|What will happen to him when he realizes his father lied?|
These lies are perpetuated from generation to generation - whose numbers keeps increasing in far greater proportion than any other segment of the Jewish people. These are a lies that can and do easily lead far too many of their youth to rebel and go OTD once they realize they have been lied to. This following is a message that every young Charedi Jew from that world should hear:
...Yanky, or Usher, or Chaim, you will grow up, im yirtzeh Hashem, and you will begin to think more independently. It might happen when you reach bar mitzvah age, or it might happen a little later. Suddenly you will see that the picture of the world you got from your father when you were nine or ten isn’t exactly true. You’ll find out that life in the Zionist state is nothing like a concentration camp. For example, maybe relatives from Eretz Yisrael will come to visit, and you’ll see that they look just fine — properly dressed, well-fed, happy, and if you ask them where their yellow stars are, they’ll laugh...
You’ll be left confused. The first seed of doubt will sprout in your heart, and it will take root. Little by little, you’ll begin to feel that your father deceived you about this critical issue. The more you mature, the more you will discover that the reality in Eretz Yisrael is quite different from what you imagined when you were a young boy who took in everything without question. You will learn that Eretz Yisrael isn’t Auschwitz, and nobody wears a yellow star… But you’ll also see that those who choose to devote themselves to Torah are able to do so without interference.
In the meantime, I pity you, and I fear for you. For once you lose your implicit trust in your father and doubt begins to gnaw at you, it won’t let go.
This is not me expressing these views. It is Mishpacha Magazine Editor in Chief, Rabbi Moshe Grylak expressing them in his weekly editorial. Rabbi Grylak is what I would call a moderate Charedi. His magazine’s negative policy with respect to publishing pictures of women notwithstanding.
I obviously agree with him. Rabbi Grylak goes on to tell us what happened to individuals like that he knows from that community:
He was a nice chassidishe fellow who worked in a print shop. I got to know him… and we became friends. We talked a lot, but I always had the feeling that the conversations were masking something else that was going on inside him.
One day, he took off the mask and revealed that he’d lost his emunah, because of the type of deception (described above). Little by little, he lost faith in everything, until he no longer believed in Torah or Hashem… The worm of doubt had gnawed clear through him, and when I went back to that print shop some months later and asked about him, they told me he had taken his own life, leaving a young widow and two small children. He couldn’t withstand the struggle that was tearing him apart.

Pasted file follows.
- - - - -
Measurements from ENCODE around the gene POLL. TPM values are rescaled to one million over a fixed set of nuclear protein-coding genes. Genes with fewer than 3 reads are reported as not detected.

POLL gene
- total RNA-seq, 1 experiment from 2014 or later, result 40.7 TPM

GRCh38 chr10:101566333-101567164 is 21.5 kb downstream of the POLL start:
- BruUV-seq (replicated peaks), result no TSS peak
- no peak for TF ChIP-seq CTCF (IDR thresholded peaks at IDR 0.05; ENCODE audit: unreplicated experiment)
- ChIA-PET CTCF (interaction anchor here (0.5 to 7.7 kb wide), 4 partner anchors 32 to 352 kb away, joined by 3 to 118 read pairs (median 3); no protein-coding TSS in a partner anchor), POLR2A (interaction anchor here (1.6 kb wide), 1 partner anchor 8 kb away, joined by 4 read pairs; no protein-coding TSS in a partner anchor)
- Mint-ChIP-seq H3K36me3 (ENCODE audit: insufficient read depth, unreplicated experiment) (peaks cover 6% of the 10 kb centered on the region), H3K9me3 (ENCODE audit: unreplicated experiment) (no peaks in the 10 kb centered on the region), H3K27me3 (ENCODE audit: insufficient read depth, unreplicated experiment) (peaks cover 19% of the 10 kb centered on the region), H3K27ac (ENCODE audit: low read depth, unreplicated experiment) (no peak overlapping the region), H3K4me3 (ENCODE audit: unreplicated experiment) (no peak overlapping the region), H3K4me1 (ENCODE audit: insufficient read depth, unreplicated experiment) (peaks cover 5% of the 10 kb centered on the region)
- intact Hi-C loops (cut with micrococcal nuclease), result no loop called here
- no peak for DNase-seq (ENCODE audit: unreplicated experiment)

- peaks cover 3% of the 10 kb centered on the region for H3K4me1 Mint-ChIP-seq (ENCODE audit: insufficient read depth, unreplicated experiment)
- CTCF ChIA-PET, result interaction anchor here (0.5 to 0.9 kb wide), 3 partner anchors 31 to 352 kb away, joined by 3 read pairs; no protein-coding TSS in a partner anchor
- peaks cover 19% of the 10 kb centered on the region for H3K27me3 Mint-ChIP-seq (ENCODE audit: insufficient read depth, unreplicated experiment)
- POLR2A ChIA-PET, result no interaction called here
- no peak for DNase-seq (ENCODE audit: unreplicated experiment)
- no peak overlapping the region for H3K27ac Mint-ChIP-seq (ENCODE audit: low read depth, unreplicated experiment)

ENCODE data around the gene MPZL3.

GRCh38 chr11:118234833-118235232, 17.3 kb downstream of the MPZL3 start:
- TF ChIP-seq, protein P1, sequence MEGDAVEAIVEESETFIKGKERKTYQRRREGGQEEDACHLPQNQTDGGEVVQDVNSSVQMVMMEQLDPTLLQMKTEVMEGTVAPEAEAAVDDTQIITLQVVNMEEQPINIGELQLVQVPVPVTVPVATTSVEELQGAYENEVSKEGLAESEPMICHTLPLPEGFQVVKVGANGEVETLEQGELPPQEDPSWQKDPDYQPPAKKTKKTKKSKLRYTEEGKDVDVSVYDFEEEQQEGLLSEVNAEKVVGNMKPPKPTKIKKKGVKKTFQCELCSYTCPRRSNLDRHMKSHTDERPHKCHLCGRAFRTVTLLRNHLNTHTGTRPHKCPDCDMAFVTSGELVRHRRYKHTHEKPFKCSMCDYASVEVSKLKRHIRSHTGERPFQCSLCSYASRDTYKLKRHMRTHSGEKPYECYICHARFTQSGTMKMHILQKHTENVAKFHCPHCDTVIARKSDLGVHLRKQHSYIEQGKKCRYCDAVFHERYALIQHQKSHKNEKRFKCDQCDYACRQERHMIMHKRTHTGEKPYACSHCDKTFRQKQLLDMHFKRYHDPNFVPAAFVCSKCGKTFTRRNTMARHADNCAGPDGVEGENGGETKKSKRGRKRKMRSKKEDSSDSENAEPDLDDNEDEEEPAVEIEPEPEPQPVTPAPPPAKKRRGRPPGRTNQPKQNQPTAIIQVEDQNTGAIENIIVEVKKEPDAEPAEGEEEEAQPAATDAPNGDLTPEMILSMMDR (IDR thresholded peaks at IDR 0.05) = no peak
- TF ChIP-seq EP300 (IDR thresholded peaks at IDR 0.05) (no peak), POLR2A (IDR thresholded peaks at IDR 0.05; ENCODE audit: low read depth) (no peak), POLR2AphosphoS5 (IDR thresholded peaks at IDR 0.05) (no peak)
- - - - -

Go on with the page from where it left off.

I was involved in two similar cases as well, which baruch Hashem didn’t end in physical suicide, but rather spiritual suicide. One bochur was still single when he abandoned Torah and mitzvos; the other took his wife with him.
This dark cloud may be a blessing in disguise, depending on how this community faces the challenge. If they continue along the same path they are now, they are clearly in danger of losing many of their children both physically and spiritually.
If they can somehow be convinced by this sad phenomenon that their scorched earth policy of criticizing Israel is the main reason for it – they might modify their views. Perhaps they will take a look at the approach taken by Rabbi Menachem Bombach - a man from that community that was raised with similarly negative views. But whose views were modified by the reality he eventualy saw.
Rabbi Bombach has rejected the ‘Big Lie’ perpetuated currently among extremist Charedim. His views are now clearly more mainstream and he is transmitting them to his students - most of whom have been raised with those negative views.
On the other hand, I fear their current characterization of Zionism as Nazism is ironclad - a belief that is as inviolable to them as is the forbidden nature of Chilul Shabbos.
I fear that they might see their increasing numbers overwhelming the numbers going OTD as a price that must be paid in order to maintain the purity of their position.
If they see it as a numbers game, they very well may tolerate the increasing losses and take some sort of solace from their even greater increase in numbers via their high birthrate. As much as I wish for the former scenario, I fear the latter to be more likely. There has been too much water over the dam... too much time and effort invested in it.
If my inclinations are right, that wouldbe both callous and tragic to the families that actually experience such losses. Suffering the loss of even a single child – whether physically or spiritually is not compensated for by the fact that the rest of your children are doing just fine – no matter how many children you have.
I am, however, happy that a prominent Charedi publisher understands the reality and has made it clear to his many readers. If nothing else, it exposes the truth to a wider audience. It is an expression of Emes. And that is always a good thing.